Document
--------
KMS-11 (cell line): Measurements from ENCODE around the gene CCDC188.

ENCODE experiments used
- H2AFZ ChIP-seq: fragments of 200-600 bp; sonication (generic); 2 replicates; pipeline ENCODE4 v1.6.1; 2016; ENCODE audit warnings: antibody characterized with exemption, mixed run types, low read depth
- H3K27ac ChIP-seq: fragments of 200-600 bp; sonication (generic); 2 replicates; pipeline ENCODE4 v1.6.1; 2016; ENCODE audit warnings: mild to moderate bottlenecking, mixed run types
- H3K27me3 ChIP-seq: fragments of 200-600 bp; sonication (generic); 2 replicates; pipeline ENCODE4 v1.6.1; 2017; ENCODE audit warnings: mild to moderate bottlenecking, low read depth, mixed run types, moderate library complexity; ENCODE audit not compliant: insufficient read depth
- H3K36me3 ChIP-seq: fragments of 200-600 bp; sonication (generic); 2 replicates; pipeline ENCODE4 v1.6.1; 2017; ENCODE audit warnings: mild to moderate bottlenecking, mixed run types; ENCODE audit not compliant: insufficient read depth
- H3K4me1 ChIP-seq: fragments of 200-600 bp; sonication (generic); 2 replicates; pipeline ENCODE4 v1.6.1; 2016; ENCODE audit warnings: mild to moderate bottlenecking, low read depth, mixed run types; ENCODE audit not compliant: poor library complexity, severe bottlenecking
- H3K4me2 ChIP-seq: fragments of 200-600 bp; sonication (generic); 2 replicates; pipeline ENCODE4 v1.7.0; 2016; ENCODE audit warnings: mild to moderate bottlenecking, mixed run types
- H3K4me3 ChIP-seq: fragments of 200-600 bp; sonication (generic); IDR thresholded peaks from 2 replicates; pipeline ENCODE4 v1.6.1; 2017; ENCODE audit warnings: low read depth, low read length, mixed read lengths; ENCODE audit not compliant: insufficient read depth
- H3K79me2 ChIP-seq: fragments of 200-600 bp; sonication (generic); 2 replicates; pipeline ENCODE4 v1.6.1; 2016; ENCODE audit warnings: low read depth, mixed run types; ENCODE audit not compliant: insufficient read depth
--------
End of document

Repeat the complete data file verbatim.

KMS-11 (cell line): Measurements from ENCODE around the gene CCDC188.

ENCODE experiments used
- H2AFZ ChIP-seq: fragments of 200-600 bp; sonication (generic); 2 replicates; pipeline ENCODE4 v1.6.1; 2016; ENCODE audit warnings: antibody characterized with exemption, mixed run types, low read depth
- H3K27ac ChIP-seq: fragments of 200-600 bp; sonication (generic); 2 replicates; pipeline ENCODE4 v1.6.1; 2016; ENCODE audit warnings: mild to moderate bottlenecking, mixed run types
- H3K27me3 ChIP-seq: fragments of 200-600 bp; sonication (generic); 2 replicates; pipeline ENCODE4 v1.6.1; 2017; ENCODE audit warnings: mild to moderate bottlenecking, low read depth, mixed run types, moderate library complexity; ENCODE audit not compliant: insufficient read depth
- H3K36me3 ChIP-seq: fragments of 200-600 bp; sonication (generic); 2 replicates; pipeline ENCODE4 v1.6.1; 2017; ENCODE audit warnings: mild to moderate bottlenecking, mixed run types; ENCODE audit not compliant: insufficient read depth
- H3K4me1 ChIP-seq: fragments of 200-600 bp; sonication (generic); 2 replicates; pipeline ENCODE4 v1.6.1; 2016; ENCODE audit warnings: mild to moderate bottlenecking, low read depth, mixed run types; ENCODE audit not compliant: poor library complexity, severe bottlenecking
- H3K4me2 ChIP-seq: fragments of 200-600 bp; sonication (generic); 2 replicates; pipeline ENCODE4 v1.7.0; 2016; ENCODE audit warnings: mild to moderate bottlenecking, mixed run types
- H3K4me3 ChIP-seq: fragments of 200-600 bp; sonication (generic); IDR thresholded peaks from 2 replicates; pipeline ENCODE4 v1.6.1; 2017; ENCODE audit warnings: low read depth, low read length, mixed read lengths; ENCODE audit not compliant: insufficient read depth
- H3K79me2 ChIP-seq: fragments of 200-600 bp; sonication (generic); 2 replicates; pipeline ENCODE4 v1.6.1; 2016; ENCODE audit warnings: low read depth, mixed run types; ENCODE audit not compliant: insufficient read depth